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  4. Great post. It’s so true that ideas are everywhere. Sometimes when we travel, I look at the names of streets, stores, and towns and they help me come up with unique names and settings. Thanks for sharing about your conference experience. It helps give the rest of us the inspiration to keep going on even if there are rejections along the way.

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  5. Very cool and great to hear. I have kept a great lines file for a while. I usually end up saying this stuff into the recorder on my phone and transcribing later which is interesting when you’re wondering things like “what did that lunchbox have to do with a Sewer Dog?”

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  6. Alexandra: It was such a horrible experience but I’m so glad it happened. Not only did it get me onto the right book, it make me realize that adult wasn’t for me. I’m a teen writer! I always wanted to write for teens, but somehow got sidetracked along the way. I needed a hard shove to get me back. It’s a cliche, but no pain, no gain for sure in my case.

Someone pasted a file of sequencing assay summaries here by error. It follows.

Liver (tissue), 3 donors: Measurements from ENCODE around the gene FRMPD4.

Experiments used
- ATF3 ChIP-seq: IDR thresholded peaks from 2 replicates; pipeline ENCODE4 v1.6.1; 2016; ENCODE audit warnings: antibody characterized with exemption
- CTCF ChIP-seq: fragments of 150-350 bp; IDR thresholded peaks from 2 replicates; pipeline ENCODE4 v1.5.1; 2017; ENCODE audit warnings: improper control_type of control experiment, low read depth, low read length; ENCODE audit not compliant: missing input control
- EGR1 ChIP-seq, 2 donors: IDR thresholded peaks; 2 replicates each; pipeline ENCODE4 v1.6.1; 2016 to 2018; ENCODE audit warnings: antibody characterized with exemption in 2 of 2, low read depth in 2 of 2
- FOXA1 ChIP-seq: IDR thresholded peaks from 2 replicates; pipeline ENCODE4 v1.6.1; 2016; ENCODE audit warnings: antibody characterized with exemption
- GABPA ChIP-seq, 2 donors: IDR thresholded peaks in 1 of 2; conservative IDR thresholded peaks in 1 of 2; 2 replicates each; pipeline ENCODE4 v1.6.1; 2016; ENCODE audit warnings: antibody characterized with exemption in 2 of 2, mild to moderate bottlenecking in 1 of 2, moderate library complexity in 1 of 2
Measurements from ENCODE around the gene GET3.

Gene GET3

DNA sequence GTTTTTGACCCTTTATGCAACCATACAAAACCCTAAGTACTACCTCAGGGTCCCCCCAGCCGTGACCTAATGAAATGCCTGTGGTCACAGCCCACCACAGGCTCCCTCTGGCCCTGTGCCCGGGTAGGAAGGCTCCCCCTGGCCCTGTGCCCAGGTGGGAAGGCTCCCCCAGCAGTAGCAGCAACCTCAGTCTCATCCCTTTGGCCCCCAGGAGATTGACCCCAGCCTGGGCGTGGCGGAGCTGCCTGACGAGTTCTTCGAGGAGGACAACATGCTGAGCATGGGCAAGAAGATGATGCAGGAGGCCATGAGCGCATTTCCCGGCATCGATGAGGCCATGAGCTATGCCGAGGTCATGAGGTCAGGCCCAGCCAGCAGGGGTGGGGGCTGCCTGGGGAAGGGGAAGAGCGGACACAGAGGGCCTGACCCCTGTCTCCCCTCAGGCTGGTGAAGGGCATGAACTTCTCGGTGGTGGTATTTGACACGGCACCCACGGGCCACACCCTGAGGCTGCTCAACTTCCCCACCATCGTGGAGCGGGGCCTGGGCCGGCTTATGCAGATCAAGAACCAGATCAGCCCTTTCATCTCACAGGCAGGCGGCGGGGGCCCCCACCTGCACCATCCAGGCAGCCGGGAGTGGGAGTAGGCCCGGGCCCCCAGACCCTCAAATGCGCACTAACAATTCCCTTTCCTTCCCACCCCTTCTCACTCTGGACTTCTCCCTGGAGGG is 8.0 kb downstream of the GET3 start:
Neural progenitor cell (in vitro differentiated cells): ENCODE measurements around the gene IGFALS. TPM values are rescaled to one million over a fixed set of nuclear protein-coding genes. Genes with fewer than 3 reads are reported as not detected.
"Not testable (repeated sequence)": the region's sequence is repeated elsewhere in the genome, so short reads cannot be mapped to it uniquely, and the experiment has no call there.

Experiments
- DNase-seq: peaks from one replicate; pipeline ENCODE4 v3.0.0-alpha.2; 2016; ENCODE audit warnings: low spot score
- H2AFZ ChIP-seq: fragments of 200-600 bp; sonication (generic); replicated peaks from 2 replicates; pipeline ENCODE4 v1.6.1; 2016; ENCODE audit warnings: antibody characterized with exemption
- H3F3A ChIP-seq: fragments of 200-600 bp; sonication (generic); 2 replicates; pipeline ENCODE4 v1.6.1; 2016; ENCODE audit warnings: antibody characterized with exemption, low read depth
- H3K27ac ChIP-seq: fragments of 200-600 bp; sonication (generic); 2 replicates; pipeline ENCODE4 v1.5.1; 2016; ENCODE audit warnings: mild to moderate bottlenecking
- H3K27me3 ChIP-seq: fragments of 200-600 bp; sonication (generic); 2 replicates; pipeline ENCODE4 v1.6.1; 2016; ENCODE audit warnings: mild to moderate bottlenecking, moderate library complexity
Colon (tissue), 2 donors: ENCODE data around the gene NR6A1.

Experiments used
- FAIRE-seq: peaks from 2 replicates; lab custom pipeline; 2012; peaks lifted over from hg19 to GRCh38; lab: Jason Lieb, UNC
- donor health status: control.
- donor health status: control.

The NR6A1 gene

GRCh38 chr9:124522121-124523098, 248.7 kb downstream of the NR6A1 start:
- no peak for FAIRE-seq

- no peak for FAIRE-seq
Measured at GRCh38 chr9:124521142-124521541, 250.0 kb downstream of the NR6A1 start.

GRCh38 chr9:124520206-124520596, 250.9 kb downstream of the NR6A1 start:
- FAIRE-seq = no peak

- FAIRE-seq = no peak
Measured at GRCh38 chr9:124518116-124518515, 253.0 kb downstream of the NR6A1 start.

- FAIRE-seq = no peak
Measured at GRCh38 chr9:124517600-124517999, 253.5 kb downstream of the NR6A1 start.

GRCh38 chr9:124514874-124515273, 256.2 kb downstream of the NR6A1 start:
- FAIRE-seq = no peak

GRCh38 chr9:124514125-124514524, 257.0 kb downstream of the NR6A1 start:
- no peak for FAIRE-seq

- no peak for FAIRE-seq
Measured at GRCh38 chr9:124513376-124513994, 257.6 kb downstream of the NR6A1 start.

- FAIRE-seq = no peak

Erika: Totally. I try to be candid about my journey, because there are hard bumps along the way and I think writers need to be prepared for those. But bumps aren’t the end of that journey, and once you get over them, good things can and DO happen.

    Jacquelin: Most welcome. I love the idea of an idea index! What a cool concept.

    Natalie: Oh, I can’t tell you how many times I’ve been on a road trip and an exit sign with two towns on it made a fantastic name for a character. I never thought about it for settings (it’s a fantasy writer thing) but that’s a great tip for settings.

    Educlaytion: LOL Sometimes I have a hard time reading my scribbled notes and have no clue what it was I was trying to say.

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  7. Great post, very informative. It serves as a reminder to me that it is vital to always have my notebook in my pocket or at least very close to hand.